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10 Heaviest Songs Released Before Metal Was A Thing

jimi hendrix

Before the genre term was even coined, these pioneers were already pushing the volume dials to eleven.

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The sound we now define as "heavy" was much different in the 60's. The musical landscape on the whole was quite lo-fi compared to today's standards, probably not least because of early sound equipment and a lack of volume capabilities. These advancements in production and engineering didn't come along until later.

This list will include those heavy hitters that were released before 1970 however (often cited as the year heavy metal was born), and will feature some of the heaviest proto-metal songs that still sound loud as hell in 2016. Batten down the hatches and brace yourself for a trip down musical memory lane – a trip that defies the traditional genre conventions of its time.

10. The Kinks – You Really Got Me

Some songs retain their brilliance even after decades of being played to death. One such track is the super slick and effortlessly free-wheeling jam "You Really Got Me" by The Kinks.

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Originally composed on a piano in the early stages of 1964, the band decided to inject some roaring, sonic qualities into the track thanks to the ingenuity of lead guitarist Dave Davies. His idea of slicing the speaker on his amplifier helped to give the riffs a buzzing distortion – a sound technique that would become a core component of heavy metal throughout the 70's.

Over half a century on and "You Really Got Me" is still one of the coolest songs ever recorded.

9. MC5 – Kick Out The Jams

Ever feel like you were born in the wrong generation? Tell this to these musical trailblazers, a group that were so ahead of their time that their sound wouldn't be fully realized until almost ten years after their groundbreaking debut album was released.

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This messy track from 1969 is often cited as being proto-punk, but there's no doubting its influence on heavy metal too. From its mean, slinky riff refrain to its blazing guitar solo, "Kick Out The Jams" drops huge sonic bombs throughout its frantic duration.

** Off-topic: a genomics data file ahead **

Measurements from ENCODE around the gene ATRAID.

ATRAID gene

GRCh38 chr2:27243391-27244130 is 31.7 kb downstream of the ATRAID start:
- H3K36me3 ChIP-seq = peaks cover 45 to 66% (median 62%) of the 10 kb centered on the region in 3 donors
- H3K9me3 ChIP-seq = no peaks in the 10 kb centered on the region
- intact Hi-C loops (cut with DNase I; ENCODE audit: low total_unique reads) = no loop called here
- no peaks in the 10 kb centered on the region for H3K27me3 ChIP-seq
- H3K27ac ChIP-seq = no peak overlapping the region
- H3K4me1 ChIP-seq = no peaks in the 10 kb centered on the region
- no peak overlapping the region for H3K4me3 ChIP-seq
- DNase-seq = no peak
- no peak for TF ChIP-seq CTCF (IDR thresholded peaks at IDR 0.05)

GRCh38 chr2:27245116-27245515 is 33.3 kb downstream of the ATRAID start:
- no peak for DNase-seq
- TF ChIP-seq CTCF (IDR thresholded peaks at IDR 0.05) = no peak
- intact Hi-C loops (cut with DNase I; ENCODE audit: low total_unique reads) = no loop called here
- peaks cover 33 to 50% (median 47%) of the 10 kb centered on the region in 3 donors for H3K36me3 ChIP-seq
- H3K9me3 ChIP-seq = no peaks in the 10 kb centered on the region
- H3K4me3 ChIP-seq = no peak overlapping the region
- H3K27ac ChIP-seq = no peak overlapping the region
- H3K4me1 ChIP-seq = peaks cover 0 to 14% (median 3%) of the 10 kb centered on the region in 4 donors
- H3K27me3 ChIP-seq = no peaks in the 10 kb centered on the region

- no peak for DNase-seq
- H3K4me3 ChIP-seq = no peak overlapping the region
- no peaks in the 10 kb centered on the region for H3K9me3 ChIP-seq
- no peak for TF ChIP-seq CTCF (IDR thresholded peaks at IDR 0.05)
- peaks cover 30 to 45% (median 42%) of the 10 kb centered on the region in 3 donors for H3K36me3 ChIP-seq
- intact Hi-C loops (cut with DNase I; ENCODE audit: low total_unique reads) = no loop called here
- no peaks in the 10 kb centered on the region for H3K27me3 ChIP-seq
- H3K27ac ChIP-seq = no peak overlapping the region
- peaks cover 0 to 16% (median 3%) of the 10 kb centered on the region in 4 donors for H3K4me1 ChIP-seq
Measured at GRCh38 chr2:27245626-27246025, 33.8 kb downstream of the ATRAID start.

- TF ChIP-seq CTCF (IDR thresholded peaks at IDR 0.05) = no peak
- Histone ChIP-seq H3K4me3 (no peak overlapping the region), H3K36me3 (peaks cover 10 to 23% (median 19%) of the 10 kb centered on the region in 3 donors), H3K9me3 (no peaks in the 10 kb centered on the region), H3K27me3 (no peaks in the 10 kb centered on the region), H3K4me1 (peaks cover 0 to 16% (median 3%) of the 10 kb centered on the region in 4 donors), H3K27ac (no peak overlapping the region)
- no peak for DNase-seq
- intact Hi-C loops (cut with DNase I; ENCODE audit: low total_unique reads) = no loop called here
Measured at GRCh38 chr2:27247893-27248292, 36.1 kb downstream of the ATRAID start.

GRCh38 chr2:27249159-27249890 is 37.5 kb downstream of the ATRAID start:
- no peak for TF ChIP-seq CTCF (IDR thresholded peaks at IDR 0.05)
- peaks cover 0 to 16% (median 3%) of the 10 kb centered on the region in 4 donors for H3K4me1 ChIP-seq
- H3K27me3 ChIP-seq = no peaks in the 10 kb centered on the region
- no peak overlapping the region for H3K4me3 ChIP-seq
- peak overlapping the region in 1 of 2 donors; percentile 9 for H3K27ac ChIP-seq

Right out of the gates, this Michigan five-piece delivered a first offering that was powerfully unstoppable and wonderfully chaotic for its time.

8. Blue Cheer – Summertime Blues

Few bands were as forward thinking as three-piece psych rock outfit Blue Cheer. The group's first album release Vincebus Eruptum was one of the heaviest records of its time, further popularized by a revitalization of an Eddie Cochran track entitled "Summertime Blues".

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The rumbling force that powers "Summertime Blues" was different for the time, with a joint double pronged attack driving it. They achieve this through a thudding drumbeat and an interlocking bass boom, leaving the rest of the legwork down to a killer riff and some catchy vocal melodies.

Blue Cheer spruced up an old rock & roll relic, put their own edgy interpretation onto it, and provided an inkling into the heavy metal sound that would soon come to fruition just two years later.

7. King Crimson – 21st Century Schizoid Man

Prog-rock outfit King Crimson had uncanny musicianship for their time, which goes without saying. But what is also true about the eccentric sound wizards is their groundbreaking foreshadowing of the metal genre, forever encapsulated on their style-hopping masterpiece "21st Century Schizoid Man".

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King Crimson's influence on prog-metal acts such as Opeth and Dream Theater is there for all to see on this Goliath slab of genre fusion. With every instrument going full pelt, the gargantuan sound that the group summon here is almost overpowering. Improvisation was the key to unlocking their unparalleled musical vault – injecting a toxic mixture of jazz, prog, metal and classical styles into their chaotic song structures.

"21st Century Schizoid Man" is still to this day monumental in every sense of the word.

6. Cream – Sunshine Of Your Love

Few songs are as instantly recognizable as "Sunshine Of Your Love" by blues-rock pioneers Cream. From the 60's classic Disraeli Gears, bands for the first time saw a glimmer of the dark side on this bass creeper.